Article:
Red or green pen?
Having had the honour of working at literally the best school in the country has led me to do a lot of thinking of late. I think about all the things that people worried themselves about in my previous school – which went into special measures not long after I left. I think about all the advice I heard the teachers there – many of whom had advice to share that I rely on to this day – had themselves received from consultants who’d came and went.
A big one was around pen colour. Apparently someone had arrived shortly before my time to help the school spend its money on learning that red was an ‘aggressive’ colour that could upset pupils. Teachers should all mark in green. Everyone would be much happier this way. They’d learn more, one assumes.
The profound philosophical question about whether or not teachers should mark with a red or green pen has plagued schools for a decade now. The question has proved such an intractable devil that one trainee was driven to make its resolution her ultimate edu-quest.
The debate reached its apotheosis when one senior leader announced a decisive breakthrough: purple and orange pens! Now, at last, there were no pre-conceived connotations attached to the colour of the pen; lucid and pure, the teacher’s words could shine through on page.
It’s as I prepare training on Lemov’s concept of the Exit Ticket that I find myself jotting down a note about how our pupils might ‘green pen’ a ticket returned to them i.e. correct it with a green pen they are expected to have in their pencil case. I realise I’ve been writing in red ink now for three years. I like it; not because I enjoy scrawling angry blood trails across pupils’ work, but because it is the colour that contrasts best against the blues and blacks in which pupils write. It’s easy to read against a white background, unlike green, making it a solid choice.
And you know what? It didn’t do our kids any harm.
I almost expect this is why teachers have been marking in red for decades; it’s almost as though this were a natural, sensible, choice, considered and resolved aeons ago.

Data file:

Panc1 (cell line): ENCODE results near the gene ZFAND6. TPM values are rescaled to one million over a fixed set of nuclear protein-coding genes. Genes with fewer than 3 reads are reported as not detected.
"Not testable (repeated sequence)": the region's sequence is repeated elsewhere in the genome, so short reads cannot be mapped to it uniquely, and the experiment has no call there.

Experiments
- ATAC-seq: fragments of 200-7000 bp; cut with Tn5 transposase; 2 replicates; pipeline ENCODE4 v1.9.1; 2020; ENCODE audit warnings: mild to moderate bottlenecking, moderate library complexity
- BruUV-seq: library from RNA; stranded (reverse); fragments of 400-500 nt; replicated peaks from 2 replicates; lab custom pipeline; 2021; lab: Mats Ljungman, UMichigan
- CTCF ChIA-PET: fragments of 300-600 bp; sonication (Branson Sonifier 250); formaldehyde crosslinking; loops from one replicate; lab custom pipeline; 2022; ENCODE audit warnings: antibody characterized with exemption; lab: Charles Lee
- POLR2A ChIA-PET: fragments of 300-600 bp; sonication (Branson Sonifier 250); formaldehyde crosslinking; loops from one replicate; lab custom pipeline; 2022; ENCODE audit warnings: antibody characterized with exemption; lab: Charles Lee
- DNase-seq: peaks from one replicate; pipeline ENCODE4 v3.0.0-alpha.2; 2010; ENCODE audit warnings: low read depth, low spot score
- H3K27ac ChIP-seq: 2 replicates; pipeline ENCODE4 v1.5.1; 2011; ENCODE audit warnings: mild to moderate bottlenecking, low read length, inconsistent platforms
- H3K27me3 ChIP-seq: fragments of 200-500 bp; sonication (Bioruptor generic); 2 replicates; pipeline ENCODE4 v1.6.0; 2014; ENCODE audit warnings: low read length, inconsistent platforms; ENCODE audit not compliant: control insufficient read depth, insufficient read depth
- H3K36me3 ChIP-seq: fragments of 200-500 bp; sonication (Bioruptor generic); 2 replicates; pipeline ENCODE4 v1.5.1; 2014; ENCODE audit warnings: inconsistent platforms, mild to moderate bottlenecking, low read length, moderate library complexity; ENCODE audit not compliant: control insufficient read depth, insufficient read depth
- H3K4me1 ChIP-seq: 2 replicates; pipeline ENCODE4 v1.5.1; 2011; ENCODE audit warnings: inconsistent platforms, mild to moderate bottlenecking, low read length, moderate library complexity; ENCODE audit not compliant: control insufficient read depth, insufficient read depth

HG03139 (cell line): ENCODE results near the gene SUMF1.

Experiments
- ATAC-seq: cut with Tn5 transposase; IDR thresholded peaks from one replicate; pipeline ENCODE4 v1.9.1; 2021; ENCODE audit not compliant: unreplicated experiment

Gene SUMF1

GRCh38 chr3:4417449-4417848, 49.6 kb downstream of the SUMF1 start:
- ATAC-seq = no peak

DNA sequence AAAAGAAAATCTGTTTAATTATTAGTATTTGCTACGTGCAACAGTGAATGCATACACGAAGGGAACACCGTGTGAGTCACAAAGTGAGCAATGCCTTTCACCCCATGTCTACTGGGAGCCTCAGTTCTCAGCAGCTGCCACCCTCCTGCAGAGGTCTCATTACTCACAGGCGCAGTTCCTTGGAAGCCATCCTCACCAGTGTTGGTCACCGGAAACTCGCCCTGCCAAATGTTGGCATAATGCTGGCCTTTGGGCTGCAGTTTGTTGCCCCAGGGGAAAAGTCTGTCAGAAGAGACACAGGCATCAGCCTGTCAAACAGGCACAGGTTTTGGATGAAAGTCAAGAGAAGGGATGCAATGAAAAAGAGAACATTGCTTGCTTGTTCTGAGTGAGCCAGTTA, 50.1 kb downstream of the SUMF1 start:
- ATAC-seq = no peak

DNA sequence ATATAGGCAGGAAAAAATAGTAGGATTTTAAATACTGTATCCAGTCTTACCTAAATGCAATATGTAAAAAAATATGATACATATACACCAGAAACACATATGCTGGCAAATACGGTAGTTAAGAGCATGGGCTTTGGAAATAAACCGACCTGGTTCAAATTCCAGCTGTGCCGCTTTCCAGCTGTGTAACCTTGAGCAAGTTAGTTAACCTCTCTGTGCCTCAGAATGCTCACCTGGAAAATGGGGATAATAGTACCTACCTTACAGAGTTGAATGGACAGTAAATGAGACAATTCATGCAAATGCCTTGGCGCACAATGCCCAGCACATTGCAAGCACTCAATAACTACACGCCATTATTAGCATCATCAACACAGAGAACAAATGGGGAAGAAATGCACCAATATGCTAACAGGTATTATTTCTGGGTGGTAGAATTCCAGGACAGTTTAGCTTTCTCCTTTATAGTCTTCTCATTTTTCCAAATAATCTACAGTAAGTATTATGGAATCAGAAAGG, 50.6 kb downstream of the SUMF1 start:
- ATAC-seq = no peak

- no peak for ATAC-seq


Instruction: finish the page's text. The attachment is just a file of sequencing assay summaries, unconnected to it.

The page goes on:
One wonders… how much time have teachers found themselves wondering long, deep into the night, about things that matter not a jot. How much nothing has been trumped up into all by people charging a fee. How much longer will education allow itself to be blustered by changing winds blowing in all directions, before fizzling out to lead nowhere.
Bodil Isaksen’s blog title was obviously wry irony; even a trainee who hadn’t yet set foot into the classroom had been able to see the emperor was naked; why not the rest of us?
There will be ‘the next Brain Gym,’ the next Learning Styles, the next Red or Green pen; my question is how are we so spectacularly taken in by it, time and again. Why are we allowing ourselves to be humiliated like this? How long until we develop institutional immunity to nonsense?
At Wellington’s Festival of Education 2014 I argued that teaching needs a codified body of knowledge before we can lay claim to being any kind of real profession. At the 2016 festival discussed a new model of teacher training and development, and at ResearchED 2016 I flirted with some of education’s historic development.
Not long ago I heard a trainee tell me that their university tutor educated him in learning styles, which is only shocking until you read Howard Jones review of the neuromyths prevalent in education (93% in the UK still thought learning styles were a thing).
We’ve a long, long way to go, but I look forward to us getting there.